Activity Versus Productivity: The Need For Governmental Priorities
During his campaign, President Obama repeatedly promised to streamline the federal government, reduce waste and make government more effective.
Yet it seems that everything this administration does violates basic management principles that have been firmly established over the past 75 years. Busy-ness masquerades as productivity improvement activities.
Take the seemingly simple matter of priorities. Governmental change leaders must realize that the crucial question is: "What comes first?" rather than "What should be done?" This, we are afraid, is why President Obama's stimulus and healthcare packages are duds.
Everyone agreed, in general, what should be done. Very few agreed as to what should be done first. The normal human reaction of less experienced executives is to evade the priority decisions by attempting to do a little bit of everything.
The "Let's do a little bit of everything" approach results in enormous staffs without concentrating enough effort in any one area to make things really happen.
An Example...and Its Lessons
Peter F. Drucker frequently cited the impressive example of the Tennessee Valley Authority (TVA) in the ‘30s. Said Drucker:
"The bill establishing the TVA only passed Congress despite tremendous opposition because its backers promised a dozen different, if not incompatible, benefits to a dozen different and mutually antagonistic constituencies: cheap power, cheap fertilizer, flood control, irrigation, navigation, committed development and whatnot.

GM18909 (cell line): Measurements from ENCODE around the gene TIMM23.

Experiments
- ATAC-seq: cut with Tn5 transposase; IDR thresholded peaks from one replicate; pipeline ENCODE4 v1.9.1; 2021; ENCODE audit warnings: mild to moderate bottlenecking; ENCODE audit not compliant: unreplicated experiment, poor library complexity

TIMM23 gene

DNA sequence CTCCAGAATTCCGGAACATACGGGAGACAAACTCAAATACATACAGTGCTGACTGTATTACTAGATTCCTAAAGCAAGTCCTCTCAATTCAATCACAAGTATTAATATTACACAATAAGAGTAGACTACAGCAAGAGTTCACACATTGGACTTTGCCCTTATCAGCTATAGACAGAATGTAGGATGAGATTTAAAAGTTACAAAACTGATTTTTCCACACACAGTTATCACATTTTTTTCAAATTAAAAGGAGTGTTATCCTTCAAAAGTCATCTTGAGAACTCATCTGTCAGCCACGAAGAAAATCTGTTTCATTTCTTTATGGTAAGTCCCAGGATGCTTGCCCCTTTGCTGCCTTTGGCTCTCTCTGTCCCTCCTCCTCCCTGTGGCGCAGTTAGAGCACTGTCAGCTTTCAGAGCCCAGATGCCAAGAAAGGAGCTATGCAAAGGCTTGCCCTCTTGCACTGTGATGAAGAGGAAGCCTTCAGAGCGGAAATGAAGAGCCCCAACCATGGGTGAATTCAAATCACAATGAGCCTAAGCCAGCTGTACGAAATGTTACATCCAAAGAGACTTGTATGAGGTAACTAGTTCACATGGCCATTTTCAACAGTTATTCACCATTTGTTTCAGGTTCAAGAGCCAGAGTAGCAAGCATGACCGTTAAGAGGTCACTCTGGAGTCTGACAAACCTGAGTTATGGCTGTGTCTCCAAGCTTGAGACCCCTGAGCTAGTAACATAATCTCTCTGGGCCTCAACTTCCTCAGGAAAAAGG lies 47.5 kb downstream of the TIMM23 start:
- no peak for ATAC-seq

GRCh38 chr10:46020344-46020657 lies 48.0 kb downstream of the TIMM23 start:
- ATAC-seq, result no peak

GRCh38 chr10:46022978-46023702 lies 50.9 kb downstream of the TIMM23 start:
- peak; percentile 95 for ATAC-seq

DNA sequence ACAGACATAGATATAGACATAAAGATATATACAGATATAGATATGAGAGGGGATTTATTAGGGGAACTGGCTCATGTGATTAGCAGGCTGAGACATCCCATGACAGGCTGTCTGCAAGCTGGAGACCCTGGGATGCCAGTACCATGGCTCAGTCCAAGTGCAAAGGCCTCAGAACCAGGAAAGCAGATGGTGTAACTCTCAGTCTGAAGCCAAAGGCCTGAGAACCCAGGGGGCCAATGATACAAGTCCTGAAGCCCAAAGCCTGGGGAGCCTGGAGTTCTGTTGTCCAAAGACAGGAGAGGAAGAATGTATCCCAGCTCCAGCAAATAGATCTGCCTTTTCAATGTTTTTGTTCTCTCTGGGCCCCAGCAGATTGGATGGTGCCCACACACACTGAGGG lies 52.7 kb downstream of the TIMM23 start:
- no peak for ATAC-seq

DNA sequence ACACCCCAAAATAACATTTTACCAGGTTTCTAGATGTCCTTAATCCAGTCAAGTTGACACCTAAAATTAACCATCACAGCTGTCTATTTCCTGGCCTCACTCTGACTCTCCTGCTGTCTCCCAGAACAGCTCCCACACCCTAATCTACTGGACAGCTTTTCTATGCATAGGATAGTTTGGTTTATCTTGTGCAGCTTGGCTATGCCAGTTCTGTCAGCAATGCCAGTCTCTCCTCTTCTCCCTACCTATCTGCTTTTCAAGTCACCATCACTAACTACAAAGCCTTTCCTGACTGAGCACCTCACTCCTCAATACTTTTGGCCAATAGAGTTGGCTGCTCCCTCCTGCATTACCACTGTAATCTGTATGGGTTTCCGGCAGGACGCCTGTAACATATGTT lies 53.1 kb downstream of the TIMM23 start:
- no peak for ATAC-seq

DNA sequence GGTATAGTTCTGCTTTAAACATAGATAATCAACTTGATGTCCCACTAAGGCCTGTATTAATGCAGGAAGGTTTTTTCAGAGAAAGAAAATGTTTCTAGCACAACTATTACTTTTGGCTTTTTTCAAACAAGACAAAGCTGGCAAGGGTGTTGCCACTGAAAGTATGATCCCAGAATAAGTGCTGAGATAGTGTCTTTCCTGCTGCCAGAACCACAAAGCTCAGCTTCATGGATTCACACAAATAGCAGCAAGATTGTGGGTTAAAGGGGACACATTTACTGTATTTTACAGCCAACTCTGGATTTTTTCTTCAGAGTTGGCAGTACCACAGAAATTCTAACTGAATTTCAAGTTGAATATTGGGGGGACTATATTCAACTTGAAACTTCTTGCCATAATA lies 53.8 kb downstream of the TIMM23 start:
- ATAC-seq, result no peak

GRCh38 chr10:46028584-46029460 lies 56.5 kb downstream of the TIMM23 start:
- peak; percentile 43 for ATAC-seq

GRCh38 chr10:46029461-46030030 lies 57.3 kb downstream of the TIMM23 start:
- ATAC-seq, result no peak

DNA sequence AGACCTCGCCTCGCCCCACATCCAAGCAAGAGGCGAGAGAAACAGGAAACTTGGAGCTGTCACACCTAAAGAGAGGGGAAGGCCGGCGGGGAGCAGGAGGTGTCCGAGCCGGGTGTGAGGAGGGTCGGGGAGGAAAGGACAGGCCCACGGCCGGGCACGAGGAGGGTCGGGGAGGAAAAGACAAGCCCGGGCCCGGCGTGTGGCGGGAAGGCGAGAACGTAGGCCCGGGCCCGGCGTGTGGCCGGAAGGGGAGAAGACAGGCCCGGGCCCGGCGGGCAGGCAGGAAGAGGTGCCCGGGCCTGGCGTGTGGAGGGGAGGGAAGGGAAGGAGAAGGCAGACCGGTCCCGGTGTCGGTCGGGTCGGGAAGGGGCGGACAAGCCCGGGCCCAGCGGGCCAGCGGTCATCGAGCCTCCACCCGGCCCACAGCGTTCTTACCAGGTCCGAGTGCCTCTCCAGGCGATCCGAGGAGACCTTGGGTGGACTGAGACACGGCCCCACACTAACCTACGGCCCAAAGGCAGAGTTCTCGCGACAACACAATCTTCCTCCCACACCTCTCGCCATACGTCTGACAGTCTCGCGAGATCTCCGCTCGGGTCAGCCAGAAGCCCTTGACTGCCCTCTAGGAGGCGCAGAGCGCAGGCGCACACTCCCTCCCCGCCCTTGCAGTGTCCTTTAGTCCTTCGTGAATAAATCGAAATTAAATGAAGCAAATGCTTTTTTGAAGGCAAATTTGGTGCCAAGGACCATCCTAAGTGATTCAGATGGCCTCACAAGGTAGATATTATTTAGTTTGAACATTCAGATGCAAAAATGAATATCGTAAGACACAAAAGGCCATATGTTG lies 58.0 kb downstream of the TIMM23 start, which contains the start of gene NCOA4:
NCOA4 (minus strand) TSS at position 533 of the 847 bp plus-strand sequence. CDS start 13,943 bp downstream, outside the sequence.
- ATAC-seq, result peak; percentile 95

"TVA's first administrator, Arthur Morgan, a great engineer, then attempted to live up to these promises and to satisfy every one of his constituencies. The only result was an uncontrollably growing bureaucracy...uncontrollably growing expenditures...and a total lack of any performance.
"Indeed, the TVA in its early years resembles nothing as much as one of those 'messes,' which we now attack in Washington.
"Then President Roosevelt removed Morgan and put in a totally unknown, young Wisconsin utilities lawyer, David Lilienthal, who immediately—against all advice from all the 'pros'—announced his priority: power production.
"And within a year, the TVA produced results—and Lowenthal, by the way—met no opposition, but was universally acclaimed as a savior."
In more general terms, many feel the administration must make priority decisions with respect to what must be accomplished.
After they succeed, then other programs can be initiated and efforts expended on accomplishing clearly defined goals.
The Obama administration should start prioritizing what it is they're going to do.
Indeed, intelligent discussions concerning priorities will probably generate less hostility than any debate over priorities could have engendered.
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